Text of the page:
Randomized controlled trial suggests healthier diet may directly reduce depression
Young adults with depression whose diet is usually unhealthy showed significantly fewer symptoms of depression after eating a healthy diet for three weeks, according to a study published October 9, 2019 in the open-access journal PLOS ONE by Heather Francis from Macquarie University, Australia, and colleagues.
While much research has shown that eating a healthy diet rich in fruit, vegetables, fish, and lean meat is associated with a reduced risk of depression, there have been very few randomized controlled trials directly examining the link between the two, including for young adults, who are establishing health patterns and are also at higher risk for depression.
Francis and colleagues studied 76 university students (17-35 years old) exhibiting moderate-to-high depression symptoms and following a poor diet based on the Australian Guide to Healthy Eating (high in processed foods, sugar, and saturated fats). They randomized participants into a "diet change" group or a "regular diet" group. The diet change group was given brief instructions on improving their diet, as well as a healthy food hamper and $60 towards future groceries. Each group member also received two subsequent check-ins via phone call. The regular diet group did not get any diet instructions and were simply asked to return after the three weeks were up. Before and after the intervention, the researchers assessed participants' scores for depression, anxiety and overall mood, and their performance on several learning and reasoning tasks.
At the end of the three weeks, the diet change group had successfully maintained a healthy diet and showed significant improvement in mood, with depression scores shifting into the normal range. The regular diet group's depression scores remained stable in the moderate-to-high range. The diet change group also showed significantly lower anxiety scores than the regular diet group, though other measures were not significantly different between the groups.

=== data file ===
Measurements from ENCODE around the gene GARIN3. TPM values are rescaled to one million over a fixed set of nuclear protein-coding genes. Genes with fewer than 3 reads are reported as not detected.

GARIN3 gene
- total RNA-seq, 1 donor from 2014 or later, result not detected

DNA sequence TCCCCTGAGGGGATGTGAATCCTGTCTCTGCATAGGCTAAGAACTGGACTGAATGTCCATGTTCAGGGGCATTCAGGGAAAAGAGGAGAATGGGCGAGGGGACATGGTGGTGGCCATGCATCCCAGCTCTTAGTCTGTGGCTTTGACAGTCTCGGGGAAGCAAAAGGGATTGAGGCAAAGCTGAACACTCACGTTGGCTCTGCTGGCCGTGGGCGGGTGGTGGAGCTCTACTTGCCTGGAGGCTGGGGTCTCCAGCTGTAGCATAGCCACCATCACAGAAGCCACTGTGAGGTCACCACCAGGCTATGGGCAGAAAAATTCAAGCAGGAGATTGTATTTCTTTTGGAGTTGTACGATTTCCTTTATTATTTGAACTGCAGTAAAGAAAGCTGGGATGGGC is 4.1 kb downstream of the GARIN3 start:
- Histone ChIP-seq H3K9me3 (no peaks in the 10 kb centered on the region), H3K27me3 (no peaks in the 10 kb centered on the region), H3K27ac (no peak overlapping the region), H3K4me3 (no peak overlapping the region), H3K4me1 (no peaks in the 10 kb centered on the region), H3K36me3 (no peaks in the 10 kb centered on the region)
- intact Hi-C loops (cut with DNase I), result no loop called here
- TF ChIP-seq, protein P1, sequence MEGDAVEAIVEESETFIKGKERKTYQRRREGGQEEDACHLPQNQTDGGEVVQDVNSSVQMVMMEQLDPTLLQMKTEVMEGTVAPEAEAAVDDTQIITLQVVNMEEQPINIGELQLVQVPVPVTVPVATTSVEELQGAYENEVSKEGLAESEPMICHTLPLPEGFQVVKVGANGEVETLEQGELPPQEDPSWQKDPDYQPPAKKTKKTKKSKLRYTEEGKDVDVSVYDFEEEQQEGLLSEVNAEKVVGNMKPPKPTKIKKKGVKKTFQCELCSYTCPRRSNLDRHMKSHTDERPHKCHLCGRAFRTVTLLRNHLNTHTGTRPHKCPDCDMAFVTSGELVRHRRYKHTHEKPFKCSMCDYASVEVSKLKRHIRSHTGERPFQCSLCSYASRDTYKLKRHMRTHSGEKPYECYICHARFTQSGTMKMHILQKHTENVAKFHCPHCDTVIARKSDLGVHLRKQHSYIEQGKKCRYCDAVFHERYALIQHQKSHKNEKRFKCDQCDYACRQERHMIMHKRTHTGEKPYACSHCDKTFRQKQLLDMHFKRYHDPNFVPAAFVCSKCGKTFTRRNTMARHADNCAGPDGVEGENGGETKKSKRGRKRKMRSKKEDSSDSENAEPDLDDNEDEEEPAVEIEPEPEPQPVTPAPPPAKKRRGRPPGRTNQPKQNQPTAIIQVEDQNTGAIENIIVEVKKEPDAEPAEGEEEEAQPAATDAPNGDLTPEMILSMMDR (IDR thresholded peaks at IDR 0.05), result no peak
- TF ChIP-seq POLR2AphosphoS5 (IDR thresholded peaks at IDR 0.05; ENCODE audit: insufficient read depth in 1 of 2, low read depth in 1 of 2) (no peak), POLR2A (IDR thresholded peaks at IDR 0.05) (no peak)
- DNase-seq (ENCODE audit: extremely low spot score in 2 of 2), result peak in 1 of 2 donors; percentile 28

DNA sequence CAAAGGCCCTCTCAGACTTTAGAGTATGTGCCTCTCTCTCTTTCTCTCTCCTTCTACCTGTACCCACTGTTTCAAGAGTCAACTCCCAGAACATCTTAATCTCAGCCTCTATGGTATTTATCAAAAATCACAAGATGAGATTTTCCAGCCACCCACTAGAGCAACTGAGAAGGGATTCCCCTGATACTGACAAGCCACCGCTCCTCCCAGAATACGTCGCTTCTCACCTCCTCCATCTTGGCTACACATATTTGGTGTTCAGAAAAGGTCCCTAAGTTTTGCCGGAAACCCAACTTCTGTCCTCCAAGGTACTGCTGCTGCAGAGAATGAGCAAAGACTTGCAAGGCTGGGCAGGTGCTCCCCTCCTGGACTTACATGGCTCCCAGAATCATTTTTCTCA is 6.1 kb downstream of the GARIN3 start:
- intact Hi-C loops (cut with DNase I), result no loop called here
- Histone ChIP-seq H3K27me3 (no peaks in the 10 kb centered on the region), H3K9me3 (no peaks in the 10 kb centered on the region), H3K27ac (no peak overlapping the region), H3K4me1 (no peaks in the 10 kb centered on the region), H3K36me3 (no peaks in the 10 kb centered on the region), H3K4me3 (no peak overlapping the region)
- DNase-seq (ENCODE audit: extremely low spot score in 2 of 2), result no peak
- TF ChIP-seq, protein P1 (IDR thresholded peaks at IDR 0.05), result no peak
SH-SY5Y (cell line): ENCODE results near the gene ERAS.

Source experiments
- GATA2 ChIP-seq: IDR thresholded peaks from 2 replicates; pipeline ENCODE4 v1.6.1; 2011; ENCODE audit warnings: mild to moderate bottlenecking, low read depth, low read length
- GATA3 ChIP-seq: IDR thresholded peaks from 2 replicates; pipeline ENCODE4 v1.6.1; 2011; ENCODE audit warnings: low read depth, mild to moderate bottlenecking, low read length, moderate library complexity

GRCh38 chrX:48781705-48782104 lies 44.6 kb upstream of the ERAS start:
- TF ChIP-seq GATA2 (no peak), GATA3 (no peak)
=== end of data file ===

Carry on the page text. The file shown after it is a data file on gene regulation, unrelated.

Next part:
The authors followed up with 33 of the participants after three months. In this small sample, they found that while only 21 percent of these participants fully maintained the healthy diet, those that did maintained their improvements in mood.
This study is limited in that the no change group received no intervention—ideally, this group would have received alternative diet instructions, check-ins and monetary contributions to parallel the diet change group. These findings are also derived from a small, specific population of university students. However, they provide preliminary evidence that relatively small, simple diet adjustments can directly improve depression symptoms, and that these effects can last up to three months.
The authors add: "Modifying diet to reduce processed food intake and increase consumption of fruit, vegetables, fish and olive oil improved depression symptoms in young adults. These findings add to a growing literature showing a modest change to diet is a useful adjunct therapy to reduce symptoms of depression."